In the Macalister Irrigation District, lessons from previous dry seasons have highlighted the need to plan and make early decisions and then monitor and adjust as you go along.
Plan early and consider contingencies
Key points to consider during a dry irrigation season include:
Do a water budget
Will you have enough irrigation water to get through the season? Once you know your water situation you can plan out the season. For help with a water budget contact Agriculture Victoria’s Irrigation Team at Maffra on 03 5147 0800.
- Permanent or temporary water is available via trade if you are concerned about your allocation for the season.
Check out the current market prices to see if that is a cost-effective option for your farm.
Some of the factors that need to be considered when buying water to grow more feed include the price of equivalent quality feed supplements (very high this year), your water use efficiency (ML/ha/irrigation), pasture consumption/ha, and the herd’s requirements for nutrients (e.g. protein, fibre or energy).
- For MID irrigators, Southern Rural Water is auctioning temporary water via WaterBid in December and January. For more information go to srw.com.au/waterbid/
- If you’re interested in buying temporary or permanent water you can speak to a water broker or use SRW’s WaterMatch https://www.watermatch.com.au/viewforum.php?f=7 which acts like a free trading post for irrigators seeking or selling water
Use other sources of water
If you are lucky enough to have access to ground water, fully use your ground water allocation where possible.
Effluent ponds can also be a source of water that may supplement your irrigation allocation but remember that water quality is important.
Be cautious if bore water is salty, and don’t forget to shandy bore water or effluent with your channel or river water if you can.
Agriculture Victoria’s irrigation team can test your water samples for salinity for free – just drop in a sample to the Maffra office.
Maintain irrigation intervals
Subjecting your plants to water stress by stretching irrigation intervals will usually result in increased water use per irrigation and much lower pasture production per megalitre.
Your clover and ryegrass growth will suffer while lower quality pasture species will flourish.
Use the cumulative measured daily pasture water use figures (ETo) to help you schedule your irrigations.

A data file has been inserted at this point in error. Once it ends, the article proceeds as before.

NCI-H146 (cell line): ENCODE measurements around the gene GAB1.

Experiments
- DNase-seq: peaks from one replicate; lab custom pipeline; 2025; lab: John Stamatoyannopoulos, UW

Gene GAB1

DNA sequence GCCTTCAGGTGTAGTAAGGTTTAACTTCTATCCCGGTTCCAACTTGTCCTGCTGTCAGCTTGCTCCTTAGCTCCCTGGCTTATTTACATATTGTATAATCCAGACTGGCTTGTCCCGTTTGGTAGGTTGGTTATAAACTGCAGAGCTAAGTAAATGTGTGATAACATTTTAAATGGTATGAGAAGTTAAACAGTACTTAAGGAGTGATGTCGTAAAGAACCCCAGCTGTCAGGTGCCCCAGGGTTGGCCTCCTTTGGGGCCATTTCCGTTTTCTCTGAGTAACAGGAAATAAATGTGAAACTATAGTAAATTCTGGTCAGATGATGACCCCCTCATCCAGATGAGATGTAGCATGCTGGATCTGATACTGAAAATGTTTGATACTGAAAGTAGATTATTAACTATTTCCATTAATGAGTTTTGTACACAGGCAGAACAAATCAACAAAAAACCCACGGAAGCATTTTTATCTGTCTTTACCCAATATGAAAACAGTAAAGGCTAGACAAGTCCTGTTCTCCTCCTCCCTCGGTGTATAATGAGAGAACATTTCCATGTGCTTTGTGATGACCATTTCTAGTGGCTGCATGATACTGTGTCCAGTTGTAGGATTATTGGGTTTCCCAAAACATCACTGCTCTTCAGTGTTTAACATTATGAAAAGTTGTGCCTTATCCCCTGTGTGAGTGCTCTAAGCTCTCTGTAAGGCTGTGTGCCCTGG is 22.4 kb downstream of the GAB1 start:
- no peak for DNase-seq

A weekly email with ETo figures and approximate irrigation intervals is produced by Agriculture Victoria, to subscribe contact Alexis on 0428 387 869.
Be prepared to dry off paddocks
More pasture can be grown and consumed from a small quality area that is regularly irrigated than a larger area that is not regularly irrigated.
The total area you can irrigate with your remaining water will be calculated in your irrigation budget.
Keeping pasture green and ready waiting for rain is tempting in Gippsland, but it may be a risky gamble this season.
- Paddocks to be laser graded in the current season
- Poor performing paddocks in need of renovation
- Other poor performing paddocks e.g. saline areas, lacking fertility, poor infrastructure
- Paddocks that take a long time to water (high water use or high labour)
- Paddocks that do not drain to a reuse system
Manage your reuse system
Make sure the water level is as low as possible at the start and end of each irrigation.
This will leave storage capacity available in the reuse system to collect the maximum amount of run off from your next irrigation or any rain that may fall.
Short water bays
If an area doesn’t drain to a reuse system, consider short watering your bays to minimise runoff.
Use appropriate rates of nitrogen on your irrigated pastures to grow the most pasture for water used.
Grazing management is as critical as always.
Keep a good feed wedge in front of the cows to maximise pasture growth for every ML applied.
Keep in mind, if it is not milker quality feed – cut for silage so you have fodder on hand for later in the season.
Make the most of the water you have, to grow the maximum amount of grass.
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